Gambling Losses are Tax Deductible

Gambling losses are tax deductible. But don’t go running out to your favorite casino and gamble a bunch of your money away thinking you’re going to get a tax deductions. Doesn’t work that simply.

Your gambling losses can be used to offset any gambling winnings you had during the year. Because as a quick reminder, you have to pay federal, state and maybe even local (like New York City) taxes on any money you make gambling.

Here’s how the losses help.

Let’s say you win $1,000 for the year gambling. Yeeee! The downside again is that it’s all taxable.

Now, let’s be honest and say you actually lost $3,000 during the year on your other gambling. The IRS won’t let you deduct the full $3,000 but they will let you write off $1,000 of those losses to offset the $1,000 gain. That’s how gambling losses help.

The important part in all this, keep receipts to show proof in case they ask for it.

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IRS Rules on Deducting Charitable Giving

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Every year people give away billions in money and items to charities. This giving helps people in need. There are tax benefits that can come with that giving. To help provide guidance on that giving, the IRS has guidelines. Here are the guidelines:

Rules for Charitable Contributions of Clothing and Household Items

To be tax-deductible, clothing and household items donated to charity generally must be in good used condition or better. A clothing or household item for which a taxpayer claims a deduction of over $500 does not have to meet this standard if the taxpayer includes a qualified appraisal of the item with the return.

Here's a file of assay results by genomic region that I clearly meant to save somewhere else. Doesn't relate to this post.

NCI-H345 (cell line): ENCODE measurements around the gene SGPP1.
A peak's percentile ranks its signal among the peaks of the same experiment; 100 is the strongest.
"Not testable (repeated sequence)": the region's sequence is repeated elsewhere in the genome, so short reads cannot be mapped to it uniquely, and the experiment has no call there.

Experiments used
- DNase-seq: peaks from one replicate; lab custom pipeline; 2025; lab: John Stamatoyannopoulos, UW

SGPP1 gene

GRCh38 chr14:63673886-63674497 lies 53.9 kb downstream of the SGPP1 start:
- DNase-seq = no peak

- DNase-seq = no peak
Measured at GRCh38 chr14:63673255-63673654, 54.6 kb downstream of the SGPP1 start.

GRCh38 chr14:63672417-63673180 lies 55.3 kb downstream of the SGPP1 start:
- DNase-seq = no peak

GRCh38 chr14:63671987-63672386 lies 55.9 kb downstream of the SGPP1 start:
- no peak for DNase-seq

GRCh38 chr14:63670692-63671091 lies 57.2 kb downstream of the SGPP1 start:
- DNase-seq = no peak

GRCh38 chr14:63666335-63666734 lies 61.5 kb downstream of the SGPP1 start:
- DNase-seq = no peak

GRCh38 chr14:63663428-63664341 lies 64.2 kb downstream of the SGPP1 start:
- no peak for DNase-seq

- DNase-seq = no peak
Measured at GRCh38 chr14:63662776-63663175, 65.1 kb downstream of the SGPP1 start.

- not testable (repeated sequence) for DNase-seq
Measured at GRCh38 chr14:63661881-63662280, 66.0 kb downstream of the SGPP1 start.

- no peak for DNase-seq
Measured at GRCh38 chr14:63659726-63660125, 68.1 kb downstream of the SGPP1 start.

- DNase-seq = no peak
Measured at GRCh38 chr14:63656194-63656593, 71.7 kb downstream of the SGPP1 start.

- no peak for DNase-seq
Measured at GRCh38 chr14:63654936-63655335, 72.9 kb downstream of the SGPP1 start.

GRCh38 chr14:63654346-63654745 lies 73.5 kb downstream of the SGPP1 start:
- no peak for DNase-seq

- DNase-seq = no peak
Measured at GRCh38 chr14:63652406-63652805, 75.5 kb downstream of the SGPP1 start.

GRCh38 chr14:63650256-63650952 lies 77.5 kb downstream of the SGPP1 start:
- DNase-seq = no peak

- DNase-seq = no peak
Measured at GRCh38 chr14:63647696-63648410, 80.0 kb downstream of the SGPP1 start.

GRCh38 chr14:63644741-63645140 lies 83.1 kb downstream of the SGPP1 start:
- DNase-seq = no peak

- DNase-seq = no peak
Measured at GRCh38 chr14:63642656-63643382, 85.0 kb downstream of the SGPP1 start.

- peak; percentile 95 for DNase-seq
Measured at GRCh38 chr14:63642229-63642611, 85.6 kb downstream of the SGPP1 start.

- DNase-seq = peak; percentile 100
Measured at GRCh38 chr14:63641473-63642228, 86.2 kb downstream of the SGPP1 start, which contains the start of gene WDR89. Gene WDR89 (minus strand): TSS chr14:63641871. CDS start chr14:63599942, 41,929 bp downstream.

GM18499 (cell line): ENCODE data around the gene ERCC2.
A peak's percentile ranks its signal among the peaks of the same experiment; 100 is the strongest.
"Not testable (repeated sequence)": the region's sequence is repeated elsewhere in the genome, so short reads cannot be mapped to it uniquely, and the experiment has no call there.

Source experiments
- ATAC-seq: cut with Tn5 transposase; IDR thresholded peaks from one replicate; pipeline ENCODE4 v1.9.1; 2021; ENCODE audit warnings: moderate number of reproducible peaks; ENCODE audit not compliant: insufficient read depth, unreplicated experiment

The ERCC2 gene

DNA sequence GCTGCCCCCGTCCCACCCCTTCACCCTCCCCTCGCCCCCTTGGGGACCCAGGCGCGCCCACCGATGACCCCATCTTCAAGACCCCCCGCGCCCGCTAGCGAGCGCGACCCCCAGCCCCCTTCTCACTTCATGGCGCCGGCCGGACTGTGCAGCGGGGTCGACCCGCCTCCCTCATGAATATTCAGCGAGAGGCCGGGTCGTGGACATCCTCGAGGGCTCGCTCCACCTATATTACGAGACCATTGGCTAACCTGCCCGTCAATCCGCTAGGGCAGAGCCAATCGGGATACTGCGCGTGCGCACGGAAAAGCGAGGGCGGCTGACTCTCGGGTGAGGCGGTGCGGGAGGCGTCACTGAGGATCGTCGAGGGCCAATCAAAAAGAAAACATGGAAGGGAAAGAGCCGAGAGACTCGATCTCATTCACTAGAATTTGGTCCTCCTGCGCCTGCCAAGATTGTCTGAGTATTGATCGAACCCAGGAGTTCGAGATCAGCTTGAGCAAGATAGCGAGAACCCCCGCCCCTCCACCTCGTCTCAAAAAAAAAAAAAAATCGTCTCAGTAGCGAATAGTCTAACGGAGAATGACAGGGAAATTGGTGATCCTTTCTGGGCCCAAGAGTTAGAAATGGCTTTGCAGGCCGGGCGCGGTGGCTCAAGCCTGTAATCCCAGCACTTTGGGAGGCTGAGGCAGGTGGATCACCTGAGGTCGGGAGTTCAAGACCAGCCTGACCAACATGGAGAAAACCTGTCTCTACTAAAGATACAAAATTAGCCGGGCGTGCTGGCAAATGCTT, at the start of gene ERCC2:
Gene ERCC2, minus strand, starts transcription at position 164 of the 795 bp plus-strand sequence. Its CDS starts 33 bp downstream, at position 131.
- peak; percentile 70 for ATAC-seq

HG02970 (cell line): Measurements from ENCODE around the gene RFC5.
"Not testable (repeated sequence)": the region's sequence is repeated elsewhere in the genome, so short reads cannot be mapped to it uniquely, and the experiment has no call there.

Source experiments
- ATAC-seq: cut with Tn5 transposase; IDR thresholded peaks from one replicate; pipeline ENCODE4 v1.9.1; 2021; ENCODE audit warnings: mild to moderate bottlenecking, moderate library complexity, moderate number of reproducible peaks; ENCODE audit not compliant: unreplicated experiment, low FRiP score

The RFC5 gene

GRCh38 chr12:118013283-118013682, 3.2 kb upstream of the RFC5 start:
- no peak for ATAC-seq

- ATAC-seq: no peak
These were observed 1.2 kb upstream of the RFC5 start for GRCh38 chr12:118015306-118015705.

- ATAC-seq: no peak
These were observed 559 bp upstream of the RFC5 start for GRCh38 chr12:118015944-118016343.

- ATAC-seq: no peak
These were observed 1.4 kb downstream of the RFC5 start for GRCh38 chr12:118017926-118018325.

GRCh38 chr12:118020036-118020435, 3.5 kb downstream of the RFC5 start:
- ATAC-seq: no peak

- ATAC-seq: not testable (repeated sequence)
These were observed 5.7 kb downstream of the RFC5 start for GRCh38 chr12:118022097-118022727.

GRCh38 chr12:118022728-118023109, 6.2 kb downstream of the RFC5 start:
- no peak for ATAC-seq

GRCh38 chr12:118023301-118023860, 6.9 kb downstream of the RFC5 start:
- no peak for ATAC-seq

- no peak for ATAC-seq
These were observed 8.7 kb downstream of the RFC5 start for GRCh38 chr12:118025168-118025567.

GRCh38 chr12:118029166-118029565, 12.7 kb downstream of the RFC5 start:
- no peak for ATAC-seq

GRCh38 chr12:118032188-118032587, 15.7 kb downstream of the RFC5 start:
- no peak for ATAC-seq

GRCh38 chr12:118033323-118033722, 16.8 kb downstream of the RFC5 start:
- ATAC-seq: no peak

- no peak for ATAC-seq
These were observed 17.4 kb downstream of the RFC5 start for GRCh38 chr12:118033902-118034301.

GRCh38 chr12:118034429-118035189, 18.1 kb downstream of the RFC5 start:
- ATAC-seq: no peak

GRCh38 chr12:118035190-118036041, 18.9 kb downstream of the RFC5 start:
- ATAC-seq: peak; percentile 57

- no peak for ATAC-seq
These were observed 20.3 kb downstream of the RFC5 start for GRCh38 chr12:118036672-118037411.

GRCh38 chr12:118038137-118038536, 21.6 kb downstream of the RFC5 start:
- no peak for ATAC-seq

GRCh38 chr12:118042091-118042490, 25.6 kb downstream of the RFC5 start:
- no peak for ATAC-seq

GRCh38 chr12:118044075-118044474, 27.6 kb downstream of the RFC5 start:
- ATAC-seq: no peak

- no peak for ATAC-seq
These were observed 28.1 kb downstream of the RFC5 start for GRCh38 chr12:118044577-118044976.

Donors must get a written acknowledgement from the charity for all gifts worth $250 or more that includes, among other things, a description of the items contributed. Household items include furniture, furnishings, electronics, appliances and linens.

Guidelines for Monetary Donations

To deduct any charitable donation of money, regardless of amount, a taxpayer must have a bank record or a written communication from the charity showing the name of the charity and the date and amount of the contribution. Bank records include canceled checks, bank or credit union statements, and credit card statements. Bank or credit union statements should show the name of the charity, the date, and the amount paid. Credit card statements should show the name of the charity, the date, and the transaction posting date.

Donations of money include those made in cash or by check, electronic funds transfer, credit card and payroll deduction. For payroll deductions, the taxpayer should retain a pay stub, a Form W-2 wage statement or other document furnished by the employer showing the total amount withheld for charity, along with the pledge card showing the name of the charity.

These requirements for the deduction of monetary donations do not change the long-standing requirement that a taxpayer obtain an acknowledgment from a charity for each deductible donation (either money or property) of $250 or more. However, one statement containing all of the required information may meet both requirements.

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